Nigeria gives green light to $3bn methanol plant to end dependence on imports

Nigerian National Petroleum Corporation (NNPC) is to build a $3bn methanol plant on Brass Island in the Niger Delta to produce up to 10,000 tonnes of methanol a day from gas supplied by energy company Shell.

Timipre Sylva, Nigeria’s oil minister, told local media that the project would end Nigeria’s dependence on imported methanol and create 30,000 direct and indirect jobs during construction.

Methanol, or wood alcohol, is used as a precursor in the production of many commodity chemicals, as well as fuels, solvents and antifreeze.

Malam Mele Kyari, the managing director of NNPC, said the decision to build the plant was one of the most important investments made by his company in the past five years.

A final investment decision was signed over the weekend by the NNPC, DSV Engineering and the Nigerian Content Development and Monitoring Board, a state agency set up to ensure Nigerian involvement in oil and gas projects.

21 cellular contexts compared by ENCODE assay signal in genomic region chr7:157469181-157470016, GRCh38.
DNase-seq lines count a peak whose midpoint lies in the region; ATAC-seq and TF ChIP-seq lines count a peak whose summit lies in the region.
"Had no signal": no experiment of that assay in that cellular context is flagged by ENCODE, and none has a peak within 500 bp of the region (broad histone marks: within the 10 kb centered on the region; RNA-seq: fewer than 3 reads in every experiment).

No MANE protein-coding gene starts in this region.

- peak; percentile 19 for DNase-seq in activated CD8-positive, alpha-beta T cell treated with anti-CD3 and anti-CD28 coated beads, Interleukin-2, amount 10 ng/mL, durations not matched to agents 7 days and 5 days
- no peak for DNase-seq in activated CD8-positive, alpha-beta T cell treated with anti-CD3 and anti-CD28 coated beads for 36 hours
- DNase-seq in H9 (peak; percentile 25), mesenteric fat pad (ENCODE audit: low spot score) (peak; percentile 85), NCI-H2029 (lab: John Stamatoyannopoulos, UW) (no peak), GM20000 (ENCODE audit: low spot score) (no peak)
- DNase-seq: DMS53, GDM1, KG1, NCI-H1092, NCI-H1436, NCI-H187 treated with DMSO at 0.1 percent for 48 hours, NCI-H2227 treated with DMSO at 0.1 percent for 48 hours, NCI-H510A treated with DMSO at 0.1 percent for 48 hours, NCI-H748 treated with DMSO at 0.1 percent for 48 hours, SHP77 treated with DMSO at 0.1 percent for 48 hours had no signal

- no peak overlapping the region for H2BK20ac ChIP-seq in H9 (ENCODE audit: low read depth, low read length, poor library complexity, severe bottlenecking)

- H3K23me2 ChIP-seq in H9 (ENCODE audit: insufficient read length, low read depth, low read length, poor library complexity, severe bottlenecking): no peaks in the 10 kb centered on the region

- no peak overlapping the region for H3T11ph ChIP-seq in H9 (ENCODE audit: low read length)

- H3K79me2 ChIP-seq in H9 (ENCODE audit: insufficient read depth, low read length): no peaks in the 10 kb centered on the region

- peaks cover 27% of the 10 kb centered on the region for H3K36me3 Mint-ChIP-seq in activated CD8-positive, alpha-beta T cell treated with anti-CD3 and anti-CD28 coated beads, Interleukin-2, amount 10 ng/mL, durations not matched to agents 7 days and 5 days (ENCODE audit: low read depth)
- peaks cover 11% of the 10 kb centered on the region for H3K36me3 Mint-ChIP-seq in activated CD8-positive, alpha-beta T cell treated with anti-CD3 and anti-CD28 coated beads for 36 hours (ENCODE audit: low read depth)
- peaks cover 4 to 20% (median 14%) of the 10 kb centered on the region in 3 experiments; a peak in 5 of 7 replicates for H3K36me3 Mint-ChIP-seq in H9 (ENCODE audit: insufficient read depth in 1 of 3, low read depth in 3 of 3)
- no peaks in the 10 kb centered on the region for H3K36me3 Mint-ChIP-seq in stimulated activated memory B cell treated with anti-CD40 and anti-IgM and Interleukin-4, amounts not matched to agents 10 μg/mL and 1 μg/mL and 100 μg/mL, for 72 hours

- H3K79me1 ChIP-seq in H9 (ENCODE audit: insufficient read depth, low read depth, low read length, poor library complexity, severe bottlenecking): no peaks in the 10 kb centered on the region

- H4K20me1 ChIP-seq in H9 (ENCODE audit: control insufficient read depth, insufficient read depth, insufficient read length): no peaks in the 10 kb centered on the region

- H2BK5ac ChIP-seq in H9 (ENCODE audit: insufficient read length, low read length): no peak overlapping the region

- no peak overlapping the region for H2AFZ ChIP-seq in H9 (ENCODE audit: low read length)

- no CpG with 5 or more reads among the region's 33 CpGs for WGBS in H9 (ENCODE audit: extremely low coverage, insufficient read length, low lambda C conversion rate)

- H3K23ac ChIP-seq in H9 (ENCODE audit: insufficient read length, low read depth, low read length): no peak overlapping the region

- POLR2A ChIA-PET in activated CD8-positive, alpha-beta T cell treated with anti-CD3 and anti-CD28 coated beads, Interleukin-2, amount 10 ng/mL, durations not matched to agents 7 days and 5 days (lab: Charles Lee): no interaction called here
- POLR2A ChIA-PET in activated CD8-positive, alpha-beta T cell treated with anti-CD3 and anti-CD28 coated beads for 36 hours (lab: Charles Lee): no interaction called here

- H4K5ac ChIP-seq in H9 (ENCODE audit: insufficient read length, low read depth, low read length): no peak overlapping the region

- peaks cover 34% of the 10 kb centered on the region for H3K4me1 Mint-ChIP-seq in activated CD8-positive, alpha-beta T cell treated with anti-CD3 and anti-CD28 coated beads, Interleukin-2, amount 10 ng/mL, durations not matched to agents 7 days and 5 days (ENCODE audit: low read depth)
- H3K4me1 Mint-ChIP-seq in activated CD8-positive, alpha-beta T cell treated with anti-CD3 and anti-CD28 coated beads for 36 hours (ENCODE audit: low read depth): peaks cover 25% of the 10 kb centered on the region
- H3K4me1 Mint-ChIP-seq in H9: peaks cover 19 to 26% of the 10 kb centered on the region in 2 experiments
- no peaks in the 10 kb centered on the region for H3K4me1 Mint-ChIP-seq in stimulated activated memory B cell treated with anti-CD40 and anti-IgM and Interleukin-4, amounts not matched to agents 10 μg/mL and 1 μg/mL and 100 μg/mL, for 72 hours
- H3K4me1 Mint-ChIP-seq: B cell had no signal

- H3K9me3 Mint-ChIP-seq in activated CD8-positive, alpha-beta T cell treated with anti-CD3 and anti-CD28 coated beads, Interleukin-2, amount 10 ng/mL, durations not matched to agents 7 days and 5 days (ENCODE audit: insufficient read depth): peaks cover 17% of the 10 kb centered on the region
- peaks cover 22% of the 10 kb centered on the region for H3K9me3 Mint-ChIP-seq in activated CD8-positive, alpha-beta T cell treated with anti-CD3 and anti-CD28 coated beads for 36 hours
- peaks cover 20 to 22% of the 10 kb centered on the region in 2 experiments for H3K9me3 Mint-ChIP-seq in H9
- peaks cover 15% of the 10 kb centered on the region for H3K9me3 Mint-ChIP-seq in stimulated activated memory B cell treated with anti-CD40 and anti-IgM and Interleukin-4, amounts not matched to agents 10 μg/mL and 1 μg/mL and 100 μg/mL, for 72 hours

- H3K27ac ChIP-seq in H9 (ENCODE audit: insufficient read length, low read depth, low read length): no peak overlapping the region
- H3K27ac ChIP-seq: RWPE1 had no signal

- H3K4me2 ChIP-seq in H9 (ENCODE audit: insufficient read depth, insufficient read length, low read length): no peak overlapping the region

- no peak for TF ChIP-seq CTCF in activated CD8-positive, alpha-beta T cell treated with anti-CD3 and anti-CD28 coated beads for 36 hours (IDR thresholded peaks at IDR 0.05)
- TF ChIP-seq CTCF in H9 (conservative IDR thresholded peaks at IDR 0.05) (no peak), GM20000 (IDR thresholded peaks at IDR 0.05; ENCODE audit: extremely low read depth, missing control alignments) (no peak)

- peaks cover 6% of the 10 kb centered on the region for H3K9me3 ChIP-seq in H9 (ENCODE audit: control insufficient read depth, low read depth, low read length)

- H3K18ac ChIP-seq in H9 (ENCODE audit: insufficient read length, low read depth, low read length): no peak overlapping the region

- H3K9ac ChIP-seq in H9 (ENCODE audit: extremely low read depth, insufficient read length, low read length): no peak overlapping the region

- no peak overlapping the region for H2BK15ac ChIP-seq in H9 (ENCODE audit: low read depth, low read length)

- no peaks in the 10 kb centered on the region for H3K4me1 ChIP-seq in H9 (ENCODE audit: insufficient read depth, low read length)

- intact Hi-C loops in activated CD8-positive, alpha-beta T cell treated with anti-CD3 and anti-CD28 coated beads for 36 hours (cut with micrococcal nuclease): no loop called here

Some 70% of funding from the scheme is to come from international lenders, including the China Export-Import Bank, the African Development Bank and international commercial banks.

The methanol produced at the Brass plant will be bought by BP Oil International under a $6bn, 10-year “offtake” deal signed in 2017 with the Brass Fertilizer & Petrochemical Company, the entity set up to operate the plant.

Construction of the plant is expected to be completed by 2024.

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